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Low-to-moderate danger doesn’t mean ‘no avalanche danger’

Posted at 10:01 PM, Mar 15, 2021
and last updated 2021-03-16 00:38:28-04

Avalanche experts are reminding backcountry recreationists that changing weather conditions in mid-March can still trigger avalanches.

“It’s this time of year that we’ll see changing conditions throughout the day, so if you do start to see some of those red flags like the snow surface getting really wet or you’re seeing a lot of wind, it’s just time to pay attention, and conditions can change from the morning to the afternoon,” said Utah Avalanche Center forecaster Nikki Champion. “Even a small avalanche can have big consequences in consequential terrain.”

Four backcountry skiers were hoisted by Utah Department of Public Safety’s Aero Bureau on Sunday afternoon from an area near Pfeifferhorn, which is considered rugged backcountry terrain. According to Utah Avalanche Center’s preliminary report, the group was boot packing up the mountain when a wind slab gave out, triggering a small avalanche which pushed members of the group over a cliff band.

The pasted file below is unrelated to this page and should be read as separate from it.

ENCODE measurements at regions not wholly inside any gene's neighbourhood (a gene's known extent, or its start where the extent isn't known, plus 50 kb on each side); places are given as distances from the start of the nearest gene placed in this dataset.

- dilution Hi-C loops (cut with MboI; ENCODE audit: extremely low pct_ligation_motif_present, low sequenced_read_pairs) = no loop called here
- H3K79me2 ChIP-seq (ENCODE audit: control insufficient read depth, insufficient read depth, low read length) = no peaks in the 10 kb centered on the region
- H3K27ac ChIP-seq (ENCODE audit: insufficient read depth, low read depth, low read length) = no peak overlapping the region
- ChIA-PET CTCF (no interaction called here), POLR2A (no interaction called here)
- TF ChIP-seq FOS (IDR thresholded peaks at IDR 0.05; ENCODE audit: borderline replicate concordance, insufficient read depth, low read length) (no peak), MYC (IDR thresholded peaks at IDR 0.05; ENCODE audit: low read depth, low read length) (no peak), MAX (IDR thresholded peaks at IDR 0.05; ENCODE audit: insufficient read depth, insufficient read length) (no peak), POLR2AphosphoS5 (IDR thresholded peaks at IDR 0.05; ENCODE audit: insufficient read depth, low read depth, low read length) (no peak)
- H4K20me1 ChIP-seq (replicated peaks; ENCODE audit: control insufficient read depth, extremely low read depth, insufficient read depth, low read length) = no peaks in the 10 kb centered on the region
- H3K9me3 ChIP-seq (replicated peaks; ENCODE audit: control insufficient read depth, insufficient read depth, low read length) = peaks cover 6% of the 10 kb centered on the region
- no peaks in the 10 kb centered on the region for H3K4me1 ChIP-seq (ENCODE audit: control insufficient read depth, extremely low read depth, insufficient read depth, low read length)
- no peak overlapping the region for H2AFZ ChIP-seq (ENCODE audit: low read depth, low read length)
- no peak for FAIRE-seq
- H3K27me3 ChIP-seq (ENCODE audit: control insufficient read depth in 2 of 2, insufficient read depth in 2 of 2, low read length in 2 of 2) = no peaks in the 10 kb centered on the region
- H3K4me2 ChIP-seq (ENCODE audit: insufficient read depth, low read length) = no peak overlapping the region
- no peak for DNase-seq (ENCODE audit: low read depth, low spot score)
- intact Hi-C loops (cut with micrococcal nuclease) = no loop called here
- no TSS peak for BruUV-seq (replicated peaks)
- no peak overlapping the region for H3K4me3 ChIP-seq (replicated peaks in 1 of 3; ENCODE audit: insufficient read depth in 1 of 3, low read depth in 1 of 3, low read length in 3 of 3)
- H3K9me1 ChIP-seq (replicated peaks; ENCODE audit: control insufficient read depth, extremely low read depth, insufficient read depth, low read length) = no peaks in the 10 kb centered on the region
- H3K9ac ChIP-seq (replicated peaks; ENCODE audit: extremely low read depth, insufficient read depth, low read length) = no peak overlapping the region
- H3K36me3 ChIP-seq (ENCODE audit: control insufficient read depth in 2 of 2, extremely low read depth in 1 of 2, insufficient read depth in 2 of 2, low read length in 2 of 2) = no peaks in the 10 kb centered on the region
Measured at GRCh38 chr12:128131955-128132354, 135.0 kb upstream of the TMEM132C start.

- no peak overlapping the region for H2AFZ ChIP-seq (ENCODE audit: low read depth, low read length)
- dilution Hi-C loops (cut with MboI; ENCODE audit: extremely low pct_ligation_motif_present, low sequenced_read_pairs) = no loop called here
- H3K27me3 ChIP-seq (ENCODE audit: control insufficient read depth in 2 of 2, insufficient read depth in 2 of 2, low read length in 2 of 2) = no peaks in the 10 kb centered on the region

“There was still snow drifting, so the winds were still blowing, and we saw signs of wind-drifted snow," Champion said after observing the area on Monday. "What that can be is like pillow-shaped snow or obvious texture in the snow. When you walk on it, it can almost feel hollow so you can feel that wind drifted snow when you’re out there."

Avalanche danger ratings have decreased in many parts of the state of Utah, including the Salt Lake, Logan and Provo mountain areas.

“Even the low and moderate danger doesn’t mean no avalanche danger,” Champion cautioned. “It just means the size and distribution of the avalanches are going to be smaller, but that still means there could be a lot of small avalanches in isolated spots.”